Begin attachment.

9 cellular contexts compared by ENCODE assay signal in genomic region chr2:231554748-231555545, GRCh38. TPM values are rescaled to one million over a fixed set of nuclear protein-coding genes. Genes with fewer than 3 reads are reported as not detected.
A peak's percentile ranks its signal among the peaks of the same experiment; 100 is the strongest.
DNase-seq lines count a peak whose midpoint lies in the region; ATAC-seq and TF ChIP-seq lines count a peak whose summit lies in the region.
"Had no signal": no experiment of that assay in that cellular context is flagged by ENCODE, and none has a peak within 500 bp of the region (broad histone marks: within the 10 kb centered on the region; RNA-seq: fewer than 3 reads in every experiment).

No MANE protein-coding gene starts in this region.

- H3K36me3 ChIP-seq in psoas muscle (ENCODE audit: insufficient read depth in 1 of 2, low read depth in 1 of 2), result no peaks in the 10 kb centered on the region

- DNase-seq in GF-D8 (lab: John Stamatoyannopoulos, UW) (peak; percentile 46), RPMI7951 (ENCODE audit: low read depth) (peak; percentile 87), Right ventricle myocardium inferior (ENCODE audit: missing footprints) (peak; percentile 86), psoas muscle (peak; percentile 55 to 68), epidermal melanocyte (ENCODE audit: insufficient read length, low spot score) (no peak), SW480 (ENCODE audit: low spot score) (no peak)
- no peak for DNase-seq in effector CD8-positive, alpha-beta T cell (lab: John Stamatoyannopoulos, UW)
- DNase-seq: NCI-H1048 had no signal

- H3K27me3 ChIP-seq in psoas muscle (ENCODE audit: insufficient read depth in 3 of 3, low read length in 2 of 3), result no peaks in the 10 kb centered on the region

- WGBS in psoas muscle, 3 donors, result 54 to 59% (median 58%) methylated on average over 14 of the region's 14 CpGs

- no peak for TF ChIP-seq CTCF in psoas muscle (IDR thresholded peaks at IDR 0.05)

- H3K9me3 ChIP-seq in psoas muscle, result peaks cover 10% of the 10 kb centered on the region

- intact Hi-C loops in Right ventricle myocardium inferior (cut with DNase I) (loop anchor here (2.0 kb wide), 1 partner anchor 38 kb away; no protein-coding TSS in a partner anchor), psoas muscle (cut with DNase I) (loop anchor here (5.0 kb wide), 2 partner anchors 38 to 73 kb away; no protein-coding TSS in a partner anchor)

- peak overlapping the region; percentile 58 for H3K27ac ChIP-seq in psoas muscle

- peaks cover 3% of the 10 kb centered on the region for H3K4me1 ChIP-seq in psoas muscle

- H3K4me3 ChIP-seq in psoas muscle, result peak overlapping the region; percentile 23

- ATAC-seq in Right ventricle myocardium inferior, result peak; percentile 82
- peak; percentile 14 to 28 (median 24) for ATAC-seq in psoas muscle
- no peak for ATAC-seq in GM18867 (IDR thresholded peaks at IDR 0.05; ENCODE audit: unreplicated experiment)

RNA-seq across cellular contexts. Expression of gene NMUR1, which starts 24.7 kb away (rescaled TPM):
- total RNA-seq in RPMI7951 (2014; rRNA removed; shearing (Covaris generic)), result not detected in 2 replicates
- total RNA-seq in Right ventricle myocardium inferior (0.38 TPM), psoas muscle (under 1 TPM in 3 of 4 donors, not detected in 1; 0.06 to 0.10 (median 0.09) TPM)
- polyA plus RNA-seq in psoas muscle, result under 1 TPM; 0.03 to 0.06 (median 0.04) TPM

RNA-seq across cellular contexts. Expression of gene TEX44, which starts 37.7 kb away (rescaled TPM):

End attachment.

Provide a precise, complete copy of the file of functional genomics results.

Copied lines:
9 cellular contexts compared by ENCODE assay signal in genomic region chr2:231554748-231555545, GRCh38. TPM values are rescaled to one million over a fixed set of nuclear protein-coding genes. Genes with fewer than 3 reads are reported as not detected.
A peak's percentile ranks its signal among the peaks of the same experiment; 100 is the strongest.
DNase-seq lines count a peak whose midpoint lies in the region; ATAC-seq and TF ChIP-seq lines count a peak whose summit lies in the region.
"Had no signal": no experiment of that assay in that cellular context is flagged by ENCODE, and none has a peak within 500 bp of the region (broad histone marks: within the 10 kb centered on the region; RNA-seq: fewer than 3 reads in every experiment).

No MANE protein-coding gene starts in this region.

- H3K36me3 ChIP-seq in psoas muscle (ENCODE audit: insufficient read depth in 1 of 2, low read depth in 1 of 2), result no peaks in the 10 kb centered on the region

- DNase-seq in GF-D8 (lab: John Stamatoyannopoulos, UW) (peak; percentile 46), RPMI7951 (ENCODE audit: low read depth) (peak; percentile 87), Right ventricle myocardium inferior (ENCODE audit: missing footprints) (peak; percentile 86), psoas muscle (peak; percentile 55 to 68), epidermal melanocyte (ENCODE audit: insufficient read length, low spot score) (no peak), SW480 (ENCODE audit: low spot score) (no peak)
- no peak for DNase-seq in effector CD8-positive, alpha-beta T cell (lab: John Stamatoyannopoulos, UW)
- DNase-seq: NCI-H1048 had no signal

- H3K27me3 ChIP-seq in psoas muscle (ENCODE audit: insufficient read depth in 3 of 3, low read length in 2 of 3), result no peaks in the 10 kb centered on the region

- WGBS in psoas muscle, 3 donors, result 54 to 59% (median 58%) methylated on average over 14 of the region's 14 CpGs

- no peak for TF ChIP-seq CTCF in psoas muscle (IDR thresholded peaks at IDR 0.05)

- H3K9me3 ChIP-seq in psoas muscle, result peaks cover 10% of the 10 kb centered on the region

- intact Hi-C loops in Right ventricle myocardium inferior (cut with DNase I) (loop anchor here (2.0 kb wide), 1 partner anchor 38 kb away; no protein-coding TSS in a partner anchor), psoas muscle (cut with DNase I) (loop anchor here (5.0 kb wide), 2 partner anchors 38 to 73 kb away; no protein-coding TSS in a partner anchor)

- peak overlapping the region; percentile 58 for H3K27ac ChIP-seq in psoas muscle

- peaks cover 3% of the 10 kb centered on the region for H3K4me1 ChIP-seq in psoas muscle

- H3K4me3 ChIP-seq in psoas muscle, result peak overlapping the region; percentile 23

- ATAC-seq in Right ventricle myocardium inferior, result peak; percentile 82
- peak; percentile 14 to 28 (median 24) for ATAC-seq in psoas muscle
- no peak for ATAC-seq in GM18867 (IDR thresholded peaks at IDR 0.05; ENCODE audit: unreplicated experiment)

RNA-seq across cellular contexts. Expression of gene NMUR1, which starts 24.7 kb away (rescaled TPM):
- total RNA-seq in RPMI7951 (2014; rRNA removed; shearing (Covaris generic)), result not detected in 2 replicates
- total RNA-seq in Right ventricle myocardium inferior (0.38 TPM), psoas muscle (under 1 TPM in 3 of 4 donors, not detected in 1; 0.06 to 0.10 (median 0.09) TPM)
- polyA plus RNA-seq in psoas muscle, result under 1 TPM; 0.03 to 0.06 (median 0.04) TPM

RNA-seq across cellular contexts. Expression of gene TEX44, which starts 37.7 kb away (rescaled TPM):